When the functional way is much worse

One of the strengths of functional (i.e. applicative) programming style is that it makes dataflow obvious. Usually this is a good thing, but there are many cases where parts of a program's dataflow are best kept hidden. For instance, some functions return a value (or several) not because their caller is ever interested in it, but so the caller can pass it to somewhere else that actually is interested. This often happens when you're keeping some sort of profile information. For example, suppose you're playing with the very recursive Sudan function:

(defun sudan (n x y)
"The first known function that is recursive but not primitive recursive."
(cond ((zerop n) (+ x y))
((zerop y) x)
(t (let ((s (sudan n x (1- y))))
(sudan (1- n) s (+ s y))))))
CL-USER> (sudan 1 2 3)
27
CL-USER> (sudan 3 2 1)
Control stack exhausted (no more space for function call frames).
[Condition of type SB-KERNEL::CONTROL-STACK-EXHAUSTED]
CL-USER> (sudan 2 2 1)
27
CL-USER> (sudan 2 2 2)
15569256417
CL-USER> (sudan 2 2 3)
Control stack exhausted (no more space for function call frames).
[Condition of type SB-KERNEL::CONTROL-STACK-EXHAUSTED]
CL-USER> (sudan 2 3 2)
5742397643169488579854258

It returns instantly for very small arguments, and overflows for slightly larger ones. What's going on?

The obvious way to find out is to instrument it to count how many times it was called. (Yes, I know there are tools for this, but this is an example of a general problem, of which most cases don't have tool support.) The proper, functional way is to return the number of calls as an additional value:

(defun sudan/count (n x y)
"The first known function that is recursive but not primitive recursive.
Returns two values: S_n(x,y), and the number of calls required to compute it."
(cond ((zerop n) (values (+ x y) 1))
((zerop y) (values x 1))
(t (multiple-value-bind (s calls)
(sudan/count n x (1- y))
(multiple-value-bind (s2 calls2)
(sudan/count (1- n) s (+ s y))
(values s2 (+ calls calls2 1)))))))

CL-USER> (sudan3 2 2 2)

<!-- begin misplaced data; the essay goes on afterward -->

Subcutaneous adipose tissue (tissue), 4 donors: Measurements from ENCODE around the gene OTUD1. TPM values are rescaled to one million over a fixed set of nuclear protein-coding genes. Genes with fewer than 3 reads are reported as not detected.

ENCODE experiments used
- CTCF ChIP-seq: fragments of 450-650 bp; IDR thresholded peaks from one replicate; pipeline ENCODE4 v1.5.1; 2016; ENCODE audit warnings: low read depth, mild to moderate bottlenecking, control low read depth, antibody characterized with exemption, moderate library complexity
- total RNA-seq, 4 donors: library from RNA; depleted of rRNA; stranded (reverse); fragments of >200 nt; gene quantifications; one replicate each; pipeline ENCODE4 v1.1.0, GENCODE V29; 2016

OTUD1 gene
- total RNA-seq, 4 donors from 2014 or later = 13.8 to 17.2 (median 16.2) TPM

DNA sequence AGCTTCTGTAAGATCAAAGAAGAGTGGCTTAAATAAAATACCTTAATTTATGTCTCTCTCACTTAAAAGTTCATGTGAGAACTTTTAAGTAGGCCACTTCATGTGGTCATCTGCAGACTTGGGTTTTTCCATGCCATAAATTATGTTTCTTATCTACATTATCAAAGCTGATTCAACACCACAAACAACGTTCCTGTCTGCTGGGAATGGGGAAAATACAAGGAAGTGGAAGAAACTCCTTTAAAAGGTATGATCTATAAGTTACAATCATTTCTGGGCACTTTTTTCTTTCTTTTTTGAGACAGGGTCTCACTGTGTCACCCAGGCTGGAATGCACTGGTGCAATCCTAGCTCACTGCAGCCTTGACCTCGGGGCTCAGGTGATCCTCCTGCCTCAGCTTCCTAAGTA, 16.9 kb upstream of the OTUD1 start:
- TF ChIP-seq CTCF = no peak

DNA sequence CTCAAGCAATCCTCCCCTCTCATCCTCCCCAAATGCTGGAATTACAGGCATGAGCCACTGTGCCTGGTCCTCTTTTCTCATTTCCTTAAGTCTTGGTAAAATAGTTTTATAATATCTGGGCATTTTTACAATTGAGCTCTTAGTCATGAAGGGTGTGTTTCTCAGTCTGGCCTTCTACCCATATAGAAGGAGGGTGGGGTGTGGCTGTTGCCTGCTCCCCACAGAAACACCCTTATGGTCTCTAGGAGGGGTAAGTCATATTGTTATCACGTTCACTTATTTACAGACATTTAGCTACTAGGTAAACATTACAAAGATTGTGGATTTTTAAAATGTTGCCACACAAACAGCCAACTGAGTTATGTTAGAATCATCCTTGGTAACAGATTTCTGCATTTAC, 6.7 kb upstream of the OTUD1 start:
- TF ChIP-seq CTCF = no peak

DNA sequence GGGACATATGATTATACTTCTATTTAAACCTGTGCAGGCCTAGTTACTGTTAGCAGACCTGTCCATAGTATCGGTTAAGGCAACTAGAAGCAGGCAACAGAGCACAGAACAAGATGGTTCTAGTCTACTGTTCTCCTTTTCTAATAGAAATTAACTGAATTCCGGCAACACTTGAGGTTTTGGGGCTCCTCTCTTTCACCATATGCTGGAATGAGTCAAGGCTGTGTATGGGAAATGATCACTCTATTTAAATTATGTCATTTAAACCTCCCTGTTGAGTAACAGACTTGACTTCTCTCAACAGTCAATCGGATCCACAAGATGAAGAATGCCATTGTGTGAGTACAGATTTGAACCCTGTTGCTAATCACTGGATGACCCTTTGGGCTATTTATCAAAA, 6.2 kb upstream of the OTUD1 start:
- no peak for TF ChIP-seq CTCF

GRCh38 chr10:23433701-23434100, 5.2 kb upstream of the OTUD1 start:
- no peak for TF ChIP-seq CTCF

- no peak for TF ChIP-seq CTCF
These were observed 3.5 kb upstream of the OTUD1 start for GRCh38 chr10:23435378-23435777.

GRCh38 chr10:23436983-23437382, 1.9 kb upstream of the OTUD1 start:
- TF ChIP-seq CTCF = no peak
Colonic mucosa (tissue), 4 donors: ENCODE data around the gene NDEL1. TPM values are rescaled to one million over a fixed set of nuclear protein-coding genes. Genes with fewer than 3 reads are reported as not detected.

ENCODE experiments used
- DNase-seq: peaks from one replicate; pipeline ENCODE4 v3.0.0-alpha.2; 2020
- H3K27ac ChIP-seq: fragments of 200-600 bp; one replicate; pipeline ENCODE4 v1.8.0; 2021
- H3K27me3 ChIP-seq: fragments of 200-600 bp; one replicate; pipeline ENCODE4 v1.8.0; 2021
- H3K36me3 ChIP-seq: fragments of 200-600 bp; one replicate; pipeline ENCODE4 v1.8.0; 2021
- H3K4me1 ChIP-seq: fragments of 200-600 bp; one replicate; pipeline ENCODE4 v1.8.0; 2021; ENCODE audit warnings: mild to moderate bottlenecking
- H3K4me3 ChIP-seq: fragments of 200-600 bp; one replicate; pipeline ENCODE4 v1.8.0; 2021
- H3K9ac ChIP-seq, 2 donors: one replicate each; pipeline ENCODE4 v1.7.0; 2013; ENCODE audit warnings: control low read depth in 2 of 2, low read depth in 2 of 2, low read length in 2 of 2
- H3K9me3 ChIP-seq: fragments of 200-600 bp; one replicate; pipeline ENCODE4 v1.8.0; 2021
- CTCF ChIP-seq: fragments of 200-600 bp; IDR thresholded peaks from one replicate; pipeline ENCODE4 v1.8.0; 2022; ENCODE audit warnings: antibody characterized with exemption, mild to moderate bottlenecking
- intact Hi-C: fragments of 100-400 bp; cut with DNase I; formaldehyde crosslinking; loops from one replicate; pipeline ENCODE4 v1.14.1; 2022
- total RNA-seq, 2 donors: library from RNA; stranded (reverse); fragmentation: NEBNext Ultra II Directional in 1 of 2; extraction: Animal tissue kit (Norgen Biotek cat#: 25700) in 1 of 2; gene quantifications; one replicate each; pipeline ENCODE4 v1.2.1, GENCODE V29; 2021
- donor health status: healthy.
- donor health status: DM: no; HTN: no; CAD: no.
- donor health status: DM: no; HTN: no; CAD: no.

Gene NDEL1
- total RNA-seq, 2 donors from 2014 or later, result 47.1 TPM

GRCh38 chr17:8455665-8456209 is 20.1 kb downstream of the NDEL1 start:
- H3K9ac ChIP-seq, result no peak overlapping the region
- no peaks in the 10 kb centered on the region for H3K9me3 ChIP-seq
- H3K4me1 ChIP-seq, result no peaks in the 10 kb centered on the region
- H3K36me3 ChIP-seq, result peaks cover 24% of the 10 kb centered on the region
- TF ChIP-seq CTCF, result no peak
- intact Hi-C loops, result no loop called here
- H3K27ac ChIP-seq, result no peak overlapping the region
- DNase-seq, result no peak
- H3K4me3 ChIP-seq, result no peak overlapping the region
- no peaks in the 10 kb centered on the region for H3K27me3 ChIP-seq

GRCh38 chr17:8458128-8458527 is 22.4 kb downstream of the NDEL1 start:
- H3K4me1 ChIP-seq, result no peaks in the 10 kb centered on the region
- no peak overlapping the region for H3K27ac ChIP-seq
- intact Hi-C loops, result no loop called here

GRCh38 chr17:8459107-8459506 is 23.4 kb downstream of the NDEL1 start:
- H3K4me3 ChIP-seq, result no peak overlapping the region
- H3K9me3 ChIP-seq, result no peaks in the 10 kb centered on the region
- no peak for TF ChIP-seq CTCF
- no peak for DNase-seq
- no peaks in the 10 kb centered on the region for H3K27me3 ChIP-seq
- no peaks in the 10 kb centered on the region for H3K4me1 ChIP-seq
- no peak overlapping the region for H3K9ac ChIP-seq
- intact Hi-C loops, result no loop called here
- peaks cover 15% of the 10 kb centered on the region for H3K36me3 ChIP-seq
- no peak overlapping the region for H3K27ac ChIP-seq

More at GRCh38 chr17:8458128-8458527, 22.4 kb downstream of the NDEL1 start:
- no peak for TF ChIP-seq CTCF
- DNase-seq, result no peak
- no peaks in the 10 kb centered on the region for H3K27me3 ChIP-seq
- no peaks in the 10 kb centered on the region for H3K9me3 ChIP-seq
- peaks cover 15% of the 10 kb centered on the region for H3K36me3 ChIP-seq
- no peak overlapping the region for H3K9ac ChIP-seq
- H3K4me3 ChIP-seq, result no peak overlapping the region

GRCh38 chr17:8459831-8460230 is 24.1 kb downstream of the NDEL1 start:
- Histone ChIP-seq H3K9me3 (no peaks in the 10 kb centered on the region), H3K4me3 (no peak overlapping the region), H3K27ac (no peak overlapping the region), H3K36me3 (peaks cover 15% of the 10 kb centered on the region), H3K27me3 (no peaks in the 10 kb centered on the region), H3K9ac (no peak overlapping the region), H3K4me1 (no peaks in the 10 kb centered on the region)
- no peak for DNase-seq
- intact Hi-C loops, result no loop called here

15569256417
69
CL-USER> (sudan/count 2 3 2)
5742397643169488579854258
165

Hmm. That's not so bad. The number of calls is not so bad, I mean. The code, though, is a mess. The relationship of the recursive calls is obscured with multiple-value-binds, and every return site has to be wrapped with values, and if you miss one the function won't work. This is not a good way to instrument a function. More precisely, this is not a good way to pass profiling data up the call tree. But is there a better way?

If I were in a stateful mood, I would have done it this way:

(defun sudan/count2 (n x y)
"The first known function that is recursive but not primitive recursive.
Returns two values: S_n(x,y), and the number of calls required to compute it."
(let ((calls 0))
(labels ((sudan (n x y)
(incf calls)
(cond ((zerop n) (+ x y))
((zerop y) x)
(t (let ((s (sudan n x (1- y))))
(sudan (1- n) s (+ s y)))))))
(values (sudan n x y) calls))))

That's one line longer than the multivalue version, but shorter in characters or nodes - and much easier to maintain, because the profiling is not tangled through the rest of the function. It also scales much better, because it doesn't require such pervasive changes. The trouble with state - well, one of the troubles with state - is that it hides dataflow, but in this case hiding dataflow is exactly what we want.

By the way, I had a predictable bug in the first version of sudan/count: when I renamed the function, I forgot to change the recursive calls, so it called the old version. Recursing by name is redundant in a bad way - it depends on the function's name, so merely renaming the function changes its behaviour! This wouldn't have happened in Forth, which has a recurse operation that doesn't depend on the function's name. Anonymous recursion is inflexible, of course, but there are many simple cases like this, where it more closely expresses what you mean, and avoids a possible bug.

Speaking of possible bugs: If you noticed the evaluation order dependency in (values (sudan n x y) calls), good for you. I didn't.